This past week I got angry based on a short article from the Harvard Business Review. Each morning I receive an article from HBR that contains some usually relevant leadership wisdom. It is called “The Management Tip of the Day.” I highly recommend it to other leaders – it is short, it is free and it is thought-provoking.

One day this week the title was “You Can Develop Your Soft Skills – Even When You Work from Home.” The author was Rebecca Knight. In this age of hybrid work, soft skills like empathy and creativity are more important than ever, she said, but, she asked, how can you develop those soft skills when you are on Zoom or Slack all day? Rebecca offered several suggestions:

-Establish shared values and norms in one-on-one conversations

-Make colleagues feel seen and heard, showing genuine curiosity in them and using your listening skills

-Proactively seek feedback from your team and manager through one-on-one check-ins or after-meeting reviews

-Seek out some in-person time when possible, even if you work remotely

Sounds good, right? Solid tips from Rebecca. So why was I angry? At HBR? At Rebecca?

I will admit that I was not really upset with HBR or with Rebecca Knight. However, I will share a secret with all of you newsletter subscribers. This particular HBR “Management Tip of the Day” brought one of my all-time leadership pet peeves to the surface.

I had not thought about this pet peeve in quite a while, even though I write this weekly newsletter and hold leadership positions with a number of non-profit organizations and agencies. Can you guess what my pet peeve is?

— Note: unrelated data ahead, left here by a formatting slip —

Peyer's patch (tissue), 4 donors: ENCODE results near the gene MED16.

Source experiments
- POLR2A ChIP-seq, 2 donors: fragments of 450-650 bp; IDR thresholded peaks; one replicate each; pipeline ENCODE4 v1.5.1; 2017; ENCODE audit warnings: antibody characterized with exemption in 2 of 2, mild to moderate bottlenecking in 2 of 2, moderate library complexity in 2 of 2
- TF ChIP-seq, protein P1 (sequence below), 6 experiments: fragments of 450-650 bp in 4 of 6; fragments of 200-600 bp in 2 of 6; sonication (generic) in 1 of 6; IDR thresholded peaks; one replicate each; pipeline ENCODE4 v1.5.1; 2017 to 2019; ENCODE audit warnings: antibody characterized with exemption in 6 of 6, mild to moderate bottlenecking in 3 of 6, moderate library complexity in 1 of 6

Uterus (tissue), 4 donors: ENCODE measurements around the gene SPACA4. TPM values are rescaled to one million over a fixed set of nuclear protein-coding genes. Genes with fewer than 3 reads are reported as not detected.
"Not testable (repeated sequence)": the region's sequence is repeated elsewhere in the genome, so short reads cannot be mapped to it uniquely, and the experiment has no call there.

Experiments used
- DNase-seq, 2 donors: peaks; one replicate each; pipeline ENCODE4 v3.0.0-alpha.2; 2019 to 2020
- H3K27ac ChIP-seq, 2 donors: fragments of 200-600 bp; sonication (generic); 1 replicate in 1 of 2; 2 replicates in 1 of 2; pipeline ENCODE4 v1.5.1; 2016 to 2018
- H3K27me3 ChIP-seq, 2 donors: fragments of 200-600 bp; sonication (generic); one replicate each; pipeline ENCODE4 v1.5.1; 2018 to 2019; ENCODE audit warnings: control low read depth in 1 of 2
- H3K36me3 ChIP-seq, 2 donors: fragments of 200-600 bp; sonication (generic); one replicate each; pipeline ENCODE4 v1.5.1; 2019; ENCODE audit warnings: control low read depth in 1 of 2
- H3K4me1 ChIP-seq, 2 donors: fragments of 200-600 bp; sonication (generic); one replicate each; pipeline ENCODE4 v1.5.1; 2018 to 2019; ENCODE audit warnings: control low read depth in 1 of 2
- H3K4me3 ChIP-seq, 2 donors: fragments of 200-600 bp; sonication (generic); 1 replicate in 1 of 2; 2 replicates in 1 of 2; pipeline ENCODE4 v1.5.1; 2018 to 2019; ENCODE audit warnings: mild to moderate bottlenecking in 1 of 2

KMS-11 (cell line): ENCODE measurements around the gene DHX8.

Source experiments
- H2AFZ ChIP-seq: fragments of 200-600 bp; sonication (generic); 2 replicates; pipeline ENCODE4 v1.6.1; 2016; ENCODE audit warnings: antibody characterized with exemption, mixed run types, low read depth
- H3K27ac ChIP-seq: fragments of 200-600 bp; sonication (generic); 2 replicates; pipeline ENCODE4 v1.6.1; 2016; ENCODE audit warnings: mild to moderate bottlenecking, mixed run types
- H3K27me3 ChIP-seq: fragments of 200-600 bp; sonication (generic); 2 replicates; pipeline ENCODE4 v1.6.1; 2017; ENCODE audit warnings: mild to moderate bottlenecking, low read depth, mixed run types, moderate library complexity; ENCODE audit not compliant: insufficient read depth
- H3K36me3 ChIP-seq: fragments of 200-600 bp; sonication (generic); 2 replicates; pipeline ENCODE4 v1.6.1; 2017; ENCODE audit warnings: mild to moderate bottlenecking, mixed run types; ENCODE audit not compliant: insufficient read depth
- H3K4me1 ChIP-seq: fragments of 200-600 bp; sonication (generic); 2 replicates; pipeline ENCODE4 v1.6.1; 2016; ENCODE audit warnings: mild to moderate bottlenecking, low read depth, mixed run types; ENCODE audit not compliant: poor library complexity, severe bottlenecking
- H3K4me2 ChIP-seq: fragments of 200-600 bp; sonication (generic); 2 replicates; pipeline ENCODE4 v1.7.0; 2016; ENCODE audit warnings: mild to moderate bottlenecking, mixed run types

Why do we call critical leadership prerequisites like empathy and active listening SOFT SKILLS? The attributes that are typically referred to as soft skills are some of the most essential elements of excellent leadership. I believe that calling them soft skills reduces their importance in the eyes of some leaders, managers and department heads. Ironically, what people term soft skills can separate good leaders from outstanding leaders.
What e skills are we taking about:





-Oral communication






-Giving feedback




-Cultivating self-confidence

-Organizational acumen

-Inspiring others


-Conflict resolution

-Willingness to learn

-Strategic planning

-Willingness to admit mistakes and apologize sincerely

-Ability to serve as a constant role model

-Maintaining a sense of humor

-Creating a sustainable culture

You get it. These are such important leadership abilities. They can make a huge difference for you and your teammates. And guess what?

These “soft skills” are HARD to learn and practice, hard to maintain on a daily basis, hard to teach to younger colleagues.

So as you continue on your own leadership journey, I ask you to strive to refrain from using the words “soft skills” to describe these important elements of the leadership handbook.

Teach them.

Role model them.

Talk about them.

Thank you for allowing me to engage in this little rant today. Make it a good week.

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